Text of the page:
Mexican airline in disarray amid flight cancellations, pilot protest
Financial troubles forced Mexicana de Aviacion, the first airline established in Mexico and among the oldest in the world, to suddenly cancel on Monday several regular flights to destinations in the United States, including Los Angeles, San Jose and Sacramento.
Confusion seemed to reign at the airline on Monday, as phone operators and a company spokeswoman offered differing information on which routes or flights were in fact canceled. By late afternoon, Mexicana.com had listed updated flight schedule modifications. The list, currently only in Spanish, shows schedules affected on routes between airports in Mexico and Denver, Las Vegas, Los Angeles, Oakland, Chicago, San Francisco, San Jose, Sacramento, New York and Orlando.
Mexicana spokeswoman Theresa Bravo, reached in L.A., said the airline was making efforts to accommodate passengers on canceled flights while Mexicana attempts to restructure itself. "Mexicana laments the inconvenience to passengers with these cancellations," Bravo told La Plaza. "All passengers are being protected, either on other Mexicana flights or with our commercial partners."
No other details were available, Bravo said.
Mexicana de Aviacion executives and investors held an extraordinary meeting in Mexico City on Friday to assess options -- including bankruptcy -- amid the airline's financial struggles. Pilots and flight attendants were told that as many as 500 positions could be slashed in a restructuring, prompting Mexicana employees to stage a protest Sunday inside Benito Juarez International Airport in Mexico City.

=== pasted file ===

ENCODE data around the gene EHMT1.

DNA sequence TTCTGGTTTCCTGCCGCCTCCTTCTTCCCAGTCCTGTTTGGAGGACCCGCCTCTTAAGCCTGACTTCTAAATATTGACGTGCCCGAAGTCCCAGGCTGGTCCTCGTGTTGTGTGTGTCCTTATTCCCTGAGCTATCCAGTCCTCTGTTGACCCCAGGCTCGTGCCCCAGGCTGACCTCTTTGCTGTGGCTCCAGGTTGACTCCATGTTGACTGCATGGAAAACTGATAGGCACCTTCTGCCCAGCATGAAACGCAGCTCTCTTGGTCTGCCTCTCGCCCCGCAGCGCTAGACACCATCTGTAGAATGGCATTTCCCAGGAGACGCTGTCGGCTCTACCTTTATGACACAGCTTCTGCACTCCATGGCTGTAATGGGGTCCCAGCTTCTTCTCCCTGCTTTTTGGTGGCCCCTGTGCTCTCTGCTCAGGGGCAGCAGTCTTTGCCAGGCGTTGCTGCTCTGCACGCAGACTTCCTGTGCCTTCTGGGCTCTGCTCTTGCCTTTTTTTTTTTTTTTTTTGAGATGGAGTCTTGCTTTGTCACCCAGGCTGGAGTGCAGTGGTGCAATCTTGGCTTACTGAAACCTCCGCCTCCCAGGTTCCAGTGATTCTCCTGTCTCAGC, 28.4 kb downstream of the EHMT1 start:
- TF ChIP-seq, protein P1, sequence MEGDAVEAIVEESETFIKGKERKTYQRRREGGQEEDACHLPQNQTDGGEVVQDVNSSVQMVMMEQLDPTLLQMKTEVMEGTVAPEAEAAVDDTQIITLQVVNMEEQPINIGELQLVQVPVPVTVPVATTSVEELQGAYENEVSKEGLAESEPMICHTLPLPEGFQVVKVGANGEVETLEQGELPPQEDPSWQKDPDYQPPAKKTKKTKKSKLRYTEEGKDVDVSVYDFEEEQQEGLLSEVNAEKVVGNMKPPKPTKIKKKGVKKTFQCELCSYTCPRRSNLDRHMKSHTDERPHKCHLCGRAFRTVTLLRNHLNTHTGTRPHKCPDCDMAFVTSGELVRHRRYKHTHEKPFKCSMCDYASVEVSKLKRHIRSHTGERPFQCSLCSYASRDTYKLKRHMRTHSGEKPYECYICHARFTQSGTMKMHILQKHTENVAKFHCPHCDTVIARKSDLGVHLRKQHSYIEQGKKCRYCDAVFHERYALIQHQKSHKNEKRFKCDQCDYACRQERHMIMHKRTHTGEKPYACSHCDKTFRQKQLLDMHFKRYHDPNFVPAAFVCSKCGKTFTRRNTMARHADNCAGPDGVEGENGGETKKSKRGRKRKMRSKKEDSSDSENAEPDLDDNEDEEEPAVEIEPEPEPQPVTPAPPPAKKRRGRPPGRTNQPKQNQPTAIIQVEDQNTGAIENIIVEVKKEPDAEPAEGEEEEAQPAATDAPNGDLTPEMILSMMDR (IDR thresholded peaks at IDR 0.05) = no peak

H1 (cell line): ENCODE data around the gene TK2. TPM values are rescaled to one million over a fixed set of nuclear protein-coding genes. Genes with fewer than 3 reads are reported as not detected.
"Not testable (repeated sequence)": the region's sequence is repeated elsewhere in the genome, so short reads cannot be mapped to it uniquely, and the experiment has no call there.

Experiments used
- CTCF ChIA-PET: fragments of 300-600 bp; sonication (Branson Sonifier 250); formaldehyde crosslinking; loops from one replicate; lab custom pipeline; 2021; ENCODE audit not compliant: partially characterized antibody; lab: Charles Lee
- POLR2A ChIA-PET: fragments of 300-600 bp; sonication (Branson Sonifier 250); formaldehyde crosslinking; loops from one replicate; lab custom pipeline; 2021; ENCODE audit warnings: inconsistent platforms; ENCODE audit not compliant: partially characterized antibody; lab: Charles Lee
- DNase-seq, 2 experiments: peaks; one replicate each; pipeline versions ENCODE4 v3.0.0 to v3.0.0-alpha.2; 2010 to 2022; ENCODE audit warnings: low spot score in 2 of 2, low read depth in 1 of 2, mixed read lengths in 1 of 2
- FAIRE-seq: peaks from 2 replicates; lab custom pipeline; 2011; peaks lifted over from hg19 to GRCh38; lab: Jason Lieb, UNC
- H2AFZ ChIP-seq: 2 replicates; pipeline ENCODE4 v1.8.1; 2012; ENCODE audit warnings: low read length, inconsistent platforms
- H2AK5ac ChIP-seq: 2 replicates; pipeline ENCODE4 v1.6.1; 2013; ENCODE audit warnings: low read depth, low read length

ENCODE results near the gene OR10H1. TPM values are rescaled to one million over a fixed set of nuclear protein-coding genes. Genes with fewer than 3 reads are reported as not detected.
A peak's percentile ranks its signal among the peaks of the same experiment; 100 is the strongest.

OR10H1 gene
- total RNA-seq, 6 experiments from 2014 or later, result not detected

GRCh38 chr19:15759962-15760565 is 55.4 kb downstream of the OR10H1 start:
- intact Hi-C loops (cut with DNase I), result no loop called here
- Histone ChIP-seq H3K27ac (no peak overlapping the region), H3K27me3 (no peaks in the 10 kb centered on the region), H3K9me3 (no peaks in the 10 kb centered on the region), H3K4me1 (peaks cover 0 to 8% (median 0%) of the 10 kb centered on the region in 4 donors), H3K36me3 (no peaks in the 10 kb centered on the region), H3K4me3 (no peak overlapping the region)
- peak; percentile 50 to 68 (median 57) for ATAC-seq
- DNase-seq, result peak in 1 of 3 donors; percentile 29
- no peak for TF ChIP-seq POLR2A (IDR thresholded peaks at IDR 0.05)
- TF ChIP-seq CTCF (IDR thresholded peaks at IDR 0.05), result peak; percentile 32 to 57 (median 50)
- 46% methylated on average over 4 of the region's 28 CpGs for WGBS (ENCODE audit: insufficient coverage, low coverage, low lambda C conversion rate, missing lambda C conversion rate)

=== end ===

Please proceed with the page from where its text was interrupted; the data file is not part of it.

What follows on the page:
The pilots and flight attendants unions have asked President Felipe Calderon to intervene, but the federal government has so far declined to step in to bail out the airline (link in Spanish). The airline is asking employees to agree to deep cuts in salaries.
Separately, the U.S. Federal Aviation Administration on Friday downgraded Mexico's overall aviation safety rating, affecting code-sharing agreements with U.S. airlines and temporarily barring all of Mexico's airlines from expanding service in the United States. The agency's statement on Mexico's aviation safety rating is available here. "The FAA is committed to working closely with the Mexican government and providing technical assistance to help Mexico regain its Category 1 rating," the statement says.
Further adding to Mexicana's ills, three of its planes were grounded last week -- one in Chicago and two in Canada -- after requests from creditors, Reuters reported. The planes in Canada were seized over a dispute with lessor Air Canada, reports said. In a statement, Mexicana called the Air Canada actions "legally unjustified."
-- Daniel Hernandez in Mexico City
Photo: Mexicana pilots and flight attendants protest inside Mexico City's international airport. Credit: Latercera.com